BWV 44 Sie werden euch in den Bann tun I

Exaudi (The Sunday after Ascension).

Poet unknown.

1-2. Jn. 16:2; 4. Martin Moller, verse 1 of "Ach Gott, wie manches Herzeleid," 1587; 7. Paul Fleming, final verse of "In allen meinen Taten," 1642 (Fischer-Tümpel, I, #489).

21 May 1724, Leipzig.

BG 10; NBA I/12.

1. Aria [Dictum] (T, B)

In banishment they will cast you.(1)

2. Chorus [Dictum] (S, A, T, B)

There cometh, yea, the time when he who slays you will think that he doeth God a good deed in this.

3. Aria (A)

Christians must, while on earth dwelling,
Christ's own true disciples be.

    On them waiteth every hour
    Till they blissfully have conquered
    Torment, ban and grievous pain.

4. Chorale (T)

Ah God, how oft a heartfelt grief
Confronteth me within these days.
The narrow path is sorrow-filled
Which I to heaven travel must.

5. Recit. (B)

Now doth the Antichrist,
That huge and mighty monster,
With sword and fire
Hound Christ's own members with oppression,
Since what they teach to him is odious.
He is, indeed, meanwhile convinced
That all his actions God's approval have.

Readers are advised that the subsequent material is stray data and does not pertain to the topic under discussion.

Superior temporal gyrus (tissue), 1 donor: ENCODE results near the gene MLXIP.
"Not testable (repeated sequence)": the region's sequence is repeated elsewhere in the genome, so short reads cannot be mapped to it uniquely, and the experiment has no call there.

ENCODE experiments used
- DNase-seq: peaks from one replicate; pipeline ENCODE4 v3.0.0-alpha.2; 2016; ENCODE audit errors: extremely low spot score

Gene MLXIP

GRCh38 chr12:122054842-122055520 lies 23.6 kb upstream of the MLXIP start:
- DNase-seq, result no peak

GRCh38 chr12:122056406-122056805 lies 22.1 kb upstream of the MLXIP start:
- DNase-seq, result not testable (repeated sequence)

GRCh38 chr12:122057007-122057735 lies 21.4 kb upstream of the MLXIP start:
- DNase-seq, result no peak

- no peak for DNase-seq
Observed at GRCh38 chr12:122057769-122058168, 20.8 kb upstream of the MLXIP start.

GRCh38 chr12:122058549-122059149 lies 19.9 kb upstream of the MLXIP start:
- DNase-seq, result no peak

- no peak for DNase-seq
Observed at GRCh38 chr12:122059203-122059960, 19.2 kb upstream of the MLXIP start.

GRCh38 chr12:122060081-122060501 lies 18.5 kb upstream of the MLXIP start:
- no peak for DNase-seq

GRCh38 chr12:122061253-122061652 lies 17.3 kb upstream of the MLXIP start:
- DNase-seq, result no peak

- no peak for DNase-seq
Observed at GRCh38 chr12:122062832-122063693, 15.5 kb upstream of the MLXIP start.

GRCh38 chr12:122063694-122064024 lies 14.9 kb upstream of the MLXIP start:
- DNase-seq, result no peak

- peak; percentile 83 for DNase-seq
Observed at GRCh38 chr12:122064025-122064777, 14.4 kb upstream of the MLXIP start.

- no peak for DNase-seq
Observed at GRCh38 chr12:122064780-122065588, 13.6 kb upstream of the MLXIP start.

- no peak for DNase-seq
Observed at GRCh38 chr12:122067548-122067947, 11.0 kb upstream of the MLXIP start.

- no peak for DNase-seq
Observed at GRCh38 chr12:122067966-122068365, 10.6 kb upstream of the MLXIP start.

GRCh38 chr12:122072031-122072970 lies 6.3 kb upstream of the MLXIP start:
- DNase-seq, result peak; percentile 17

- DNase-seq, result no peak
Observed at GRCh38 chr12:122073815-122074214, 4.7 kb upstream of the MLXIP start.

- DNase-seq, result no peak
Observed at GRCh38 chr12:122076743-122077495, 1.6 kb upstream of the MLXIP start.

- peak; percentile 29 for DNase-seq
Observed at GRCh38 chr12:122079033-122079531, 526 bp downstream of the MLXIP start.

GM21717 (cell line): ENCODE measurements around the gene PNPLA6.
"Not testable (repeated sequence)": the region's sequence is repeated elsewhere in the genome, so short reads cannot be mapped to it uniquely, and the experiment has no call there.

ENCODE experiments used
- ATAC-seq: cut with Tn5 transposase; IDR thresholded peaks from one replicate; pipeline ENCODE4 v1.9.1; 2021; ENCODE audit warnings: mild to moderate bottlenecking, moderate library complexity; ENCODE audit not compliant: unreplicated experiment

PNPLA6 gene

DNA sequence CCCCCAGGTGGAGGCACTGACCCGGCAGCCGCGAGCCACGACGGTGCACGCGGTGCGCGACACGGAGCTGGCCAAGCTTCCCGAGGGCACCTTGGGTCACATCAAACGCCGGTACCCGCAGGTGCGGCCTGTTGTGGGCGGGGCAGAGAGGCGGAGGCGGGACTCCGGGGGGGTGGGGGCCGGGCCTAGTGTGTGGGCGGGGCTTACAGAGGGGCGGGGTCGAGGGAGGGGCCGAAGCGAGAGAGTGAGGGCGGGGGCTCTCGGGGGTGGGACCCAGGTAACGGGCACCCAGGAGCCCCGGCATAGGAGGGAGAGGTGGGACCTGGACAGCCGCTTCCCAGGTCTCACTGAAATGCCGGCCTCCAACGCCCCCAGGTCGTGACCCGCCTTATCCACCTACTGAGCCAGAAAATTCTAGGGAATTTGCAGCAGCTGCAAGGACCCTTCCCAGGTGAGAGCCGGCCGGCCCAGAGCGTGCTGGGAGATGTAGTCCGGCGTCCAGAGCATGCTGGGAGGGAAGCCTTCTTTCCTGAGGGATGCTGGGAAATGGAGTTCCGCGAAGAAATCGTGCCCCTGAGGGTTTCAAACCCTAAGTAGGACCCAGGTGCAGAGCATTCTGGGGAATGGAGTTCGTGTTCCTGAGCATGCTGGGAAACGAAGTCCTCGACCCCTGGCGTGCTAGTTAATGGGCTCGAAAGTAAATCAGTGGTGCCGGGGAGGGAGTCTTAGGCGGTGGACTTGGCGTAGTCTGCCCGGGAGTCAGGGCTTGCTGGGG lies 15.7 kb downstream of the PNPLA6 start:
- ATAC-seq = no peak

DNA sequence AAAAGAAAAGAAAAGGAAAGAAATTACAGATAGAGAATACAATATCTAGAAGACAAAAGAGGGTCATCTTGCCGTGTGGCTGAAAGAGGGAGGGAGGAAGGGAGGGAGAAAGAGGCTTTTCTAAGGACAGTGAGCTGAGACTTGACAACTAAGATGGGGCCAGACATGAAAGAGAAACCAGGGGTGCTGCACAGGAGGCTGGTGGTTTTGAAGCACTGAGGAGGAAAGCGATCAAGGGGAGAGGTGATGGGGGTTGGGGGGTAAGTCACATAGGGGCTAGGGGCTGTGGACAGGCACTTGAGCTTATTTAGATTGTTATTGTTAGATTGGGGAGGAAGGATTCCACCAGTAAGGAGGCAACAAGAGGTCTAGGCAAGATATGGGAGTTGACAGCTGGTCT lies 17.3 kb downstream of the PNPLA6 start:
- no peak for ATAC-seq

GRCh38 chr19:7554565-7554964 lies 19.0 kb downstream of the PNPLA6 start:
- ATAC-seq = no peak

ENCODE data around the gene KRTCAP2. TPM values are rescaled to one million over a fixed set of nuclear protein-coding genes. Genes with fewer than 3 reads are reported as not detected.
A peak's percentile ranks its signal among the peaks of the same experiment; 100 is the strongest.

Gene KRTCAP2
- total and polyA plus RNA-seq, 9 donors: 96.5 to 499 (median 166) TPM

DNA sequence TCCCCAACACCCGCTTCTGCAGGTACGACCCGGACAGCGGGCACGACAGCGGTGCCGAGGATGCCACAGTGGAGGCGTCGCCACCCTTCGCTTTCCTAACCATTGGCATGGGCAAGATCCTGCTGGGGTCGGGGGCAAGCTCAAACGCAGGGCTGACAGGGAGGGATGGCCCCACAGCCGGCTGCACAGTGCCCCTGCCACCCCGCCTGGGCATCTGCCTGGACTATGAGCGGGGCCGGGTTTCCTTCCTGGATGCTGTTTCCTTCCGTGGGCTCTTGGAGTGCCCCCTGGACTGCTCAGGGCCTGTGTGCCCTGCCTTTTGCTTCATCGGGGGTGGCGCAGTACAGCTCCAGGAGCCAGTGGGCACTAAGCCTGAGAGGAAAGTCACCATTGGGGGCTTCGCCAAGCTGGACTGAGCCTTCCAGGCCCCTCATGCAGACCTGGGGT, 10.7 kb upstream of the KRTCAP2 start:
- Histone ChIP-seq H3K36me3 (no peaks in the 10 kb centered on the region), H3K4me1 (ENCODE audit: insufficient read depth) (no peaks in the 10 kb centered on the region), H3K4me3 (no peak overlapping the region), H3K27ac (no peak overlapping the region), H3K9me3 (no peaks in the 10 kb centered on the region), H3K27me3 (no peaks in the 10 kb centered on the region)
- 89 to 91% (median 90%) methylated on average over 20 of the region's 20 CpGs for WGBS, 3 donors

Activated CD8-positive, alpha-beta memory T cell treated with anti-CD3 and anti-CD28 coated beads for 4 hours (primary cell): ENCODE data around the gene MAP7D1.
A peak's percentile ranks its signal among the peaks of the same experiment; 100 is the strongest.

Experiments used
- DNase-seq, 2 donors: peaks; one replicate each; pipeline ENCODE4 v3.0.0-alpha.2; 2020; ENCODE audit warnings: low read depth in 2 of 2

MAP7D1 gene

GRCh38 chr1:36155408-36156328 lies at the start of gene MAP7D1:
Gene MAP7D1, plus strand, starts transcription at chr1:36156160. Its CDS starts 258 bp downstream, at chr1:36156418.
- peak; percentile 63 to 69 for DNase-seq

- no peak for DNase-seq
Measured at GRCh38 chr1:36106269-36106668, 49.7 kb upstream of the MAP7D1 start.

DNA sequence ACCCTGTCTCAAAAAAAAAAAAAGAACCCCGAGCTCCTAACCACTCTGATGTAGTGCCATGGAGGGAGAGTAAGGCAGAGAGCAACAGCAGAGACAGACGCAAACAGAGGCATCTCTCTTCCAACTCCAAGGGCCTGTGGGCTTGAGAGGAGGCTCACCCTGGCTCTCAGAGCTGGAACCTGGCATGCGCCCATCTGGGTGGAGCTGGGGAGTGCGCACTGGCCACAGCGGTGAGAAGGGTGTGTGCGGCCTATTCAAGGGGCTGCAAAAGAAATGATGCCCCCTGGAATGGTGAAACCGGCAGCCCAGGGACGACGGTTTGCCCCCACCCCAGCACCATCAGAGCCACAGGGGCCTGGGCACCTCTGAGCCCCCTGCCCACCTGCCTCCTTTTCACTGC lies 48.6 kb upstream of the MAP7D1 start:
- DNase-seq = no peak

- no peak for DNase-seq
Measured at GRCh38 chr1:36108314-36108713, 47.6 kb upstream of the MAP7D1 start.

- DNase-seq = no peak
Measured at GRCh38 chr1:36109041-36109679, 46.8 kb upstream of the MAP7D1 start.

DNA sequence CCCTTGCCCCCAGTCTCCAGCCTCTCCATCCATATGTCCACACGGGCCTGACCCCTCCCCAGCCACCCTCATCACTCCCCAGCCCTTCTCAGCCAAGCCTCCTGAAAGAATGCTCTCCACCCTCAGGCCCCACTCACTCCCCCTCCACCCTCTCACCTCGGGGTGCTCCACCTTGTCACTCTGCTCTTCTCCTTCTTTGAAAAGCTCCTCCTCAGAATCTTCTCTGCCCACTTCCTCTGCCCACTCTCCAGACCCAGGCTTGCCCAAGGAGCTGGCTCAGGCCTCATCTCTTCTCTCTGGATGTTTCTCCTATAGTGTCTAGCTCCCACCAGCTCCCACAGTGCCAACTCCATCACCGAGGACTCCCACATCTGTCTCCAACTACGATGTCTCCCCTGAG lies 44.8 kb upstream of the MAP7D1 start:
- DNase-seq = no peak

But yet, the Christians are so like the palm tree branches,
Which through their weight just all the higher tower.(2)

6. Aria (S)

It is and bides the Christians' hope
That God o'er this his church doth watch.

    For when so quick the tempests tower,
    Yet after all the storms of sorrow
    The sun of gladness soon doth laugh.(3)

7. Chorale (S, A, T, B)

Thyself be true, O spirit,
And trust in that one only
Who hath created thee.
Let happen what may happen,
Thy Father in the highest
Doth counsel in all matters well.

1. I.e., excommunicate you.

2. Detlef Gojowy, "Zur Sprache in Bachs Kantaten," Das Kantatenwerk, Vol. 10, pp. 3-4, with English translation, pp. 8-9, explains that these lines refer to a common view that weights applied to palm branches make them grow higher. This theory is represented in an emblem printed by Andrea Alciate and may be seen in Albrecht Schöne, Emblemata. Handbuch zur Sinnbildkunst des XVI and XVII Jahrhunderts (Stuttgart: Metzler, 1967), p. 68.

3. The transformation of tempest to sunshine is a common motif of the cantatas for Jubilate Sunday. This motif is also represented in the emblematic tradition (see note 2, above), and specifically in a collection by Johann Mannich, Sacra Emblemata, Nürnberg, 1624, p. 15 (shown in Das Kantatenwerk, Vol. 10, p.6). Cf. BWV 12/6 for Jubilate.

© Copyright  Z. Philip Ambrose

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